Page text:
Differences Between Defined Name Scope In Formulas And In VBA

EngineerRich

New Member
Joined
Apr 14, 2018
Messages
2
While playing around with defined names I found some behavior that seems to be inconsistent between using defined names within a formula in the workbook environment and defined names within the VBA environment. I have two questions:
  1. Can others duplicate this behavior?
  2. If others can duplicate it, why is the behavior different between a formula in a workbook and within the VBA environment?

Before you read further, I have written a VBA function to get around this seemingly inconsistent behavior. If someone has a easy solution I'd like to see it so I can compare my solution (VBA function) to it. Some of the Excel VBA gurus out there may be have easy solution, or one that is more elegant than mine. Also, I'd be glad to post my function if someone wants it.

Here is what I've done to observe this seemingly inconsistent behavior. I've created a workbook with two worksheets, Alpha and Beta, where Alpha is the first sheet and Beta is the second sheet. Then I created four defined names with the following scope & value:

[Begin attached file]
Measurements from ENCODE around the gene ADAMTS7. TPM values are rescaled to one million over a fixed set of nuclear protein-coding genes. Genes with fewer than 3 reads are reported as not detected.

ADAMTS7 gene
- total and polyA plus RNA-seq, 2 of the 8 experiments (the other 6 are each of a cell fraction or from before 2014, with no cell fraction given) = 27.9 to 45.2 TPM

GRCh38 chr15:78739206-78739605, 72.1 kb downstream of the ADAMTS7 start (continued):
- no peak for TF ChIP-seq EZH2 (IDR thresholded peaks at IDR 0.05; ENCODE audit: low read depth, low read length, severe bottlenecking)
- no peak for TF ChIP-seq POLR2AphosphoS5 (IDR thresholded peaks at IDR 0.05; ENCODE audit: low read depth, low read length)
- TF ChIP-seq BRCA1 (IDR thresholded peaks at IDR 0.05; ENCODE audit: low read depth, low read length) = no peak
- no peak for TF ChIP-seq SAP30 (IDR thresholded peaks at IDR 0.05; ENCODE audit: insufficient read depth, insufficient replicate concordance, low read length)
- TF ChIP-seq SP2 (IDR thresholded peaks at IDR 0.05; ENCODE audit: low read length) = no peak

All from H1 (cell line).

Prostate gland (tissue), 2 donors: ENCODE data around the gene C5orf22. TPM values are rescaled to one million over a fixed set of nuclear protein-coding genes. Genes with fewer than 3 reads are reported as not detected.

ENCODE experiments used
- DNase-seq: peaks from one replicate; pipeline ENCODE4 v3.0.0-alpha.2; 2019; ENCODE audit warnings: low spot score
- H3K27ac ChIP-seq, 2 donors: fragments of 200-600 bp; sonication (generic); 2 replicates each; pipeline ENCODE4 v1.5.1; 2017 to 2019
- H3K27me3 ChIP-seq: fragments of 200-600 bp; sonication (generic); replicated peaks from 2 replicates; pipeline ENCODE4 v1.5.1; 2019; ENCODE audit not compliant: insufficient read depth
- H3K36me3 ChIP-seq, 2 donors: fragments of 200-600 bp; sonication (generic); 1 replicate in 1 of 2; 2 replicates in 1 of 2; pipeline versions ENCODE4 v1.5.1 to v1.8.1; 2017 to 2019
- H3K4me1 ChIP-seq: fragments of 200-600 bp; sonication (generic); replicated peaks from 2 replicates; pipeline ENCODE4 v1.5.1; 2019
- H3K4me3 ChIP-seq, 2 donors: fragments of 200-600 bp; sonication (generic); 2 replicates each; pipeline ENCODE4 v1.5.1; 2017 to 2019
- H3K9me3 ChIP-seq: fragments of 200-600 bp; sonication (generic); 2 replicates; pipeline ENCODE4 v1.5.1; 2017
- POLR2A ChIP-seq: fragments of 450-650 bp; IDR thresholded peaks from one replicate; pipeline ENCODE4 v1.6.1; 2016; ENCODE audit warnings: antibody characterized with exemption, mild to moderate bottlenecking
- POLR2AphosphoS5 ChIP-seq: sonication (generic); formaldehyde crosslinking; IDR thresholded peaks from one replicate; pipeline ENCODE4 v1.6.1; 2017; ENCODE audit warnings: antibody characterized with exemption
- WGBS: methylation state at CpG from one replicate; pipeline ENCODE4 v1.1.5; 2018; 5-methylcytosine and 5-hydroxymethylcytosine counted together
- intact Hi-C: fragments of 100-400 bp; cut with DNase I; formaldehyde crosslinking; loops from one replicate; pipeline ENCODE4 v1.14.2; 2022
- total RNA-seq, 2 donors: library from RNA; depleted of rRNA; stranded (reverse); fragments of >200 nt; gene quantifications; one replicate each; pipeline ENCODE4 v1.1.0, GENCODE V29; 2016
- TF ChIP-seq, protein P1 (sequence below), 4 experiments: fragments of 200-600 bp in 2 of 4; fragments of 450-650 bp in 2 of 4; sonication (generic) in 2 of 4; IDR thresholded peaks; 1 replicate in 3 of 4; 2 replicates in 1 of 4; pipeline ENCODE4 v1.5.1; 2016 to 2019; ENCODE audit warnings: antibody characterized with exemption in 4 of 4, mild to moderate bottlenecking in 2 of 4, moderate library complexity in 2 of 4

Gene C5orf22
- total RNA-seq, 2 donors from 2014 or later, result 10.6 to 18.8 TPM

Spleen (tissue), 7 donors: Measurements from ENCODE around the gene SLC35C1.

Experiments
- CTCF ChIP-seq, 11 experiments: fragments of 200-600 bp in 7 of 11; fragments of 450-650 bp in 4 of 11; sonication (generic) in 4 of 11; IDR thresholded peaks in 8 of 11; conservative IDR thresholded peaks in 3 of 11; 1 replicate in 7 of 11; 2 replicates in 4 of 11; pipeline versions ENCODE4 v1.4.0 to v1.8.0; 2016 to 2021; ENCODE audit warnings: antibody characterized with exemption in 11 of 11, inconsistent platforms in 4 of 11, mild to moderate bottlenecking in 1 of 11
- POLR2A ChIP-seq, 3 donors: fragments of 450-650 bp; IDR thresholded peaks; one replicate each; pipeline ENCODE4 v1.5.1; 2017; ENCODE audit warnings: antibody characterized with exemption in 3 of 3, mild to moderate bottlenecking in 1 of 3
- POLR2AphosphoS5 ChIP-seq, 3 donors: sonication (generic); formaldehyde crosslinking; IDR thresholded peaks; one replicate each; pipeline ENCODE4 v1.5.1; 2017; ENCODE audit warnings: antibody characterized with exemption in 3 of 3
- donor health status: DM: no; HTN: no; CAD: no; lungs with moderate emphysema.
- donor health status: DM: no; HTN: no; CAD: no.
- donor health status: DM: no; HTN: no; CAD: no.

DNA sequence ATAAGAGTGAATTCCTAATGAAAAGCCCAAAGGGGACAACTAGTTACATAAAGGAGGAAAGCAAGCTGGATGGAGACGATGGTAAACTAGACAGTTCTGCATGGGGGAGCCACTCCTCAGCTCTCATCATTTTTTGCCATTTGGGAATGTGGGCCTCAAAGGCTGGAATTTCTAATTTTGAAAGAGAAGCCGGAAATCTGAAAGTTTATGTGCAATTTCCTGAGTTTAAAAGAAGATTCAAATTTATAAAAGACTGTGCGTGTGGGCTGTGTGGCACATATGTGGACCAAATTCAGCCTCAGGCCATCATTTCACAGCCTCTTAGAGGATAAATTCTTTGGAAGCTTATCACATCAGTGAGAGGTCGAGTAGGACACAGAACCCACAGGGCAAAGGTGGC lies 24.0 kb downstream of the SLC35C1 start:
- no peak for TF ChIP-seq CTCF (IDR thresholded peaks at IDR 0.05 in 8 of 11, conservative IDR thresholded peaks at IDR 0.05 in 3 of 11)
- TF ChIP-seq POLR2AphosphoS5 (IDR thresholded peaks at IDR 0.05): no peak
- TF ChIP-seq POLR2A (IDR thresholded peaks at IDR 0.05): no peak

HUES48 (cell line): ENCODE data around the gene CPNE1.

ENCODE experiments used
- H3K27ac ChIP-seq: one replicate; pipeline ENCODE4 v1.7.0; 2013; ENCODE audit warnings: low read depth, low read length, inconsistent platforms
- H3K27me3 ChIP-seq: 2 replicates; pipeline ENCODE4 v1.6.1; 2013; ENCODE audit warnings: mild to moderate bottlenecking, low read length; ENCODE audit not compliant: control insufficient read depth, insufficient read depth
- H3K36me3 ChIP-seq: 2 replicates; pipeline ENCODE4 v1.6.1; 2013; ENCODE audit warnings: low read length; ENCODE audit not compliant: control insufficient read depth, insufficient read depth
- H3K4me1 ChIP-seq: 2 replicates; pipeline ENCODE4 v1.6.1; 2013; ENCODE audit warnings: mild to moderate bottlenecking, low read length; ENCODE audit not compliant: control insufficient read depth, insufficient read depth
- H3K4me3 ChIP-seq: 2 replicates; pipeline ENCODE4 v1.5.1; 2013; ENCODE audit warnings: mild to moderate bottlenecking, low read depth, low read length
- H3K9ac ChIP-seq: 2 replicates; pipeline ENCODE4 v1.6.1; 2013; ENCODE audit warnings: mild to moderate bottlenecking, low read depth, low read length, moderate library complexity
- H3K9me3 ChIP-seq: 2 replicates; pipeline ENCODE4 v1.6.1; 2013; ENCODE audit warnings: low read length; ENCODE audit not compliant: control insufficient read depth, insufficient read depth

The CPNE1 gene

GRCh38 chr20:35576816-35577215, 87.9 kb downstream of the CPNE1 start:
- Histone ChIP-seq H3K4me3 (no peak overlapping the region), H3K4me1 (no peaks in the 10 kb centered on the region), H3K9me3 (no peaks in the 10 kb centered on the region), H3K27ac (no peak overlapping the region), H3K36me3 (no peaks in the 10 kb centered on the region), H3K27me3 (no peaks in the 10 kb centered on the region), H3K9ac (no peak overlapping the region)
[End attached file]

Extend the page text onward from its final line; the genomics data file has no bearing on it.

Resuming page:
NameScopeValue
MyName1WorkbookWrkBk-1
MyName1Worksheet BetaWrkSht-1B
MyName2Worksheet AlphaWrkSht-2A
MyName2WorkbookWrkBk-2

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On each sheet I use the defined names in cells A1 & A2 and get the following results:
CellFormulaResult-AlphaResult-Beta
A1=MyName1WrkBk1WrkSht-1B
A2=MyName2WrkSht-2AWrkBk-2

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</tbody>

The results displayed on the worksheets are exactly what is expected based on the established precedence. When duplicate names exist in a workbook, worksheet-scoped names take precedence over workbook-scoped names. On a worksheet, there is a way to override this precedence. To use the workbook-scoped name rather than the worksheet-scoped name, prefix the Defined Name with the name of the workbook, e.g. ‘My Workbook.xlsx’!MyName. The precedence can be overridden for all worksheets other than the first sheet. Worksheet-scoped names always take precedence over workbook-scoped name on the first sheet.

In VBA the precedence seems to work a little differently. Worksheet-scoped names still take precedence over workbook-scoped names. But as determined by some experimentation, a worksheet-scoped name on the first worksheet appears to take precedence over a workbook-scoped name on worksheets other than the first. The scope of the worksheet-scoped name on the first sheet appears to extend beyond the worksheet and applies to the entire workbook. This makes referring to the workbook-scoped name a challenge.

In the Immediate window of the VBE if I type the following ten commands these are the results I get:
Case
Command
(in a single line not as shown here due to text wrap)
Result
1